Chrome will block installing extensions outside its Web Store

Once upon a time, OK not so long ago, browsers such as Chrome and Firefox fought for supremacy over browser extensions. That war has seemingly simmered down but the remnants threaten the security of at least one of them. Chrome browser extensions have, unfortunately, been one of the major sources of malware for its users. Now Google is stepping in and will tighten security by soon preventing extensions from being installed from outside its own Chrome Web Store.

The situation largely mirrors the case of Android. While the Play Store is the sanctioned and guaranteed safe source of apps, users can still install apps from other sources, whether from OEMs' own app marketplaces or APKs floating around the Internet. But while Google can't do much about that convention on Android, it is putting its foot down on Chrome.

Google explains that majority of the complaints about the quality and security of Chrome extensions can be blamed on inline installations. That is, extensions that are installed from websites other than the Chrome Web Store and are, therefore, not vetted by reviews, descriptions, and the like. Soon, Chrome will no longer allow such extensions but it's not going to happen all at once to give legit extension developers time to move their software to the Web Store.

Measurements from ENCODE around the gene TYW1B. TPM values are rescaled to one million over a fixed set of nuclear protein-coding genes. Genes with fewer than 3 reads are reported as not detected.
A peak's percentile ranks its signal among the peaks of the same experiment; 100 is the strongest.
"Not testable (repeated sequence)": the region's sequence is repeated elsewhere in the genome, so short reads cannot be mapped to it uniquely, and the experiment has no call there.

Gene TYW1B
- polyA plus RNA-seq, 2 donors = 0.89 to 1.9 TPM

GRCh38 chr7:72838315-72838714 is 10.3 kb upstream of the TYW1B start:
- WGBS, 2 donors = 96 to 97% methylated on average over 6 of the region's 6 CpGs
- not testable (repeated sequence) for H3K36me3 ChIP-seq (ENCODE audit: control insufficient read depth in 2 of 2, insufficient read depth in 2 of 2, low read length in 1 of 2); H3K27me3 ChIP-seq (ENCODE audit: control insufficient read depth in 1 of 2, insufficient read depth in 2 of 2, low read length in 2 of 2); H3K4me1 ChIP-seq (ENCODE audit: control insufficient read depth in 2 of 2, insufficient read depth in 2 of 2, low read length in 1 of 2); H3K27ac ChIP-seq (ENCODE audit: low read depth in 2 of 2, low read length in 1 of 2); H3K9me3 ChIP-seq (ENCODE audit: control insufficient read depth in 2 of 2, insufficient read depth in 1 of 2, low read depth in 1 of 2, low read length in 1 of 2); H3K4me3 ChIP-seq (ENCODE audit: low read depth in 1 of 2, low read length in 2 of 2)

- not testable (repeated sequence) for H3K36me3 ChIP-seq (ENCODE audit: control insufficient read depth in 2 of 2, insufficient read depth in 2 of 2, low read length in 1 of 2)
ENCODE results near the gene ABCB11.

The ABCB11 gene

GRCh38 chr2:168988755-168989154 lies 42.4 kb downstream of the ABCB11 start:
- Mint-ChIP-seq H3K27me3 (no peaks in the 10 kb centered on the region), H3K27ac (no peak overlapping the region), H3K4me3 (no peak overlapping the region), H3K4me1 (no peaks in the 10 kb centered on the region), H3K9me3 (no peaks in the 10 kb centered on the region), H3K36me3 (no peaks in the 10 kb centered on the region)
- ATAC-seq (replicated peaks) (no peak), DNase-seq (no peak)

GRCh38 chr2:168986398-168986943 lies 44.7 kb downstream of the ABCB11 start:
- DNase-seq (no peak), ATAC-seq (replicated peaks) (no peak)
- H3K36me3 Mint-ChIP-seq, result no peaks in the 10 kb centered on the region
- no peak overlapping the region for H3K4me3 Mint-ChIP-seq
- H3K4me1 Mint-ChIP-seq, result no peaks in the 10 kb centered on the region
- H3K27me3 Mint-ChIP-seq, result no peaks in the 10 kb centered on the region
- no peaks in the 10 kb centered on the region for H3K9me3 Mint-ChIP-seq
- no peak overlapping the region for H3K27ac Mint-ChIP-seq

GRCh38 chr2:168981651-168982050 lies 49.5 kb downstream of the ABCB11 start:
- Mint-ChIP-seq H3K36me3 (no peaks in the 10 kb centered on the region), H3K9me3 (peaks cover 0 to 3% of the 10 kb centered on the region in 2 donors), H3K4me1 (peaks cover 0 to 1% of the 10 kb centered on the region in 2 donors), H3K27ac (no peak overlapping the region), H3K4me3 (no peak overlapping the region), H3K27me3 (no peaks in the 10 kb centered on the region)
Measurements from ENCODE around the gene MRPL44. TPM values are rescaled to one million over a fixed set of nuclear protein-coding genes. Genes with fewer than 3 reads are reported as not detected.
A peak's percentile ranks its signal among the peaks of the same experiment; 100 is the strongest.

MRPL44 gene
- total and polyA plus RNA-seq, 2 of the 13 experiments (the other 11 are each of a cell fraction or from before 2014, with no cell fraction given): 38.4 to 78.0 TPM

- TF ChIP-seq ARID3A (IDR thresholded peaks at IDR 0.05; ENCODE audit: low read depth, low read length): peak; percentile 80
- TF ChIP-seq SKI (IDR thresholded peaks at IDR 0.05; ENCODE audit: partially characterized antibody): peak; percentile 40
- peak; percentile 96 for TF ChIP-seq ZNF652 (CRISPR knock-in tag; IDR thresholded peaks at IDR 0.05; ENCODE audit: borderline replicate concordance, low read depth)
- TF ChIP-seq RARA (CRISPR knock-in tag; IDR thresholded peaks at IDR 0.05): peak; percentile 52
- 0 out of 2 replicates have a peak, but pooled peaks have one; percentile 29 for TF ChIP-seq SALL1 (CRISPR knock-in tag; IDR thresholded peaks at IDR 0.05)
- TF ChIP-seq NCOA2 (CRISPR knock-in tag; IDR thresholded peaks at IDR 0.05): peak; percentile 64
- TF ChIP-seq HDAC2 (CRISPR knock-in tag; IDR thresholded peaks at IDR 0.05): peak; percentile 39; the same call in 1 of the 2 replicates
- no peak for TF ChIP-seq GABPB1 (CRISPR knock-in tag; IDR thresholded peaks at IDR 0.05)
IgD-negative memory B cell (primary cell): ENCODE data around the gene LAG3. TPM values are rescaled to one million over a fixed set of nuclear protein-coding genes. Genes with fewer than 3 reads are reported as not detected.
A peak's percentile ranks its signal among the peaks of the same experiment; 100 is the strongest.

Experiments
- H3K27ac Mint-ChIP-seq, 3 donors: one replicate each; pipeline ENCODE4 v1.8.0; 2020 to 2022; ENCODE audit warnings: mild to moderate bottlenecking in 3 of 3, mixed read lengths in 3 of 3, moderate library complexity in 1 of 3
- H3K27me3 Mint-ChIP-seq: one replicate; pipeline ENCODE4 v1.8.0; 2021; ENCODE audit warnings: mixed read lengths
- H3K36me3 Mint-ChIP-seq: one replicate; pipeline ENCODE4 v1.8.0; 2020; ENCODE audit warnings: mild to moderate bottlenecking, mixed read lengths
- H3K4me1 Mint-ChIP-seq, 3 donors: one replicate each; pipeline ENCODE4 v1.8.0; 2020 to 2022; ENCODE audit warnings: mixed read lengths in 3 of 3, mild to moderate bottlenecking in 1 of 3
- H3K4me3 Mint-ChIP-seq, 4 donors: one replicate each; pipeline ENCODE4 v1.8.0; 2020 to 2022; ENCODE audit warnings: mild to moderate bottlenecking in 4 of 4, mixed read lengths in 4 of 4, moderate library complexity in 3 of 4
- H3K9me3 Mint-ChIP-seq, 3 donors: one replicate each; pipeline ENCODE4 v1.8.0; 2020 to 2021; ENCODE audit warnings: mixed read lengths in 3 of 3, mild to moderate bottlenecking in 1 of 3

So here is how it will all go down. New extensions published starting today will no longer be able to call on inline installation and will, instead, redirect to the Chrome Web Store. Starting 12th September, that will be the case even for older extensions. Then when Chrome 71 rolls around, the API for inline install will be removed completely. Moving forward, all Chrome extensions can only be installed

That last bit is important if you want to get maximum protection, as it will be the only version of Chrome that won't work with inline install no matter what. That said, users should also note that, like on Google Play Store, the Chrome Web Store has had its fair share of malware-bearing fake extensions masquerading as legit ones.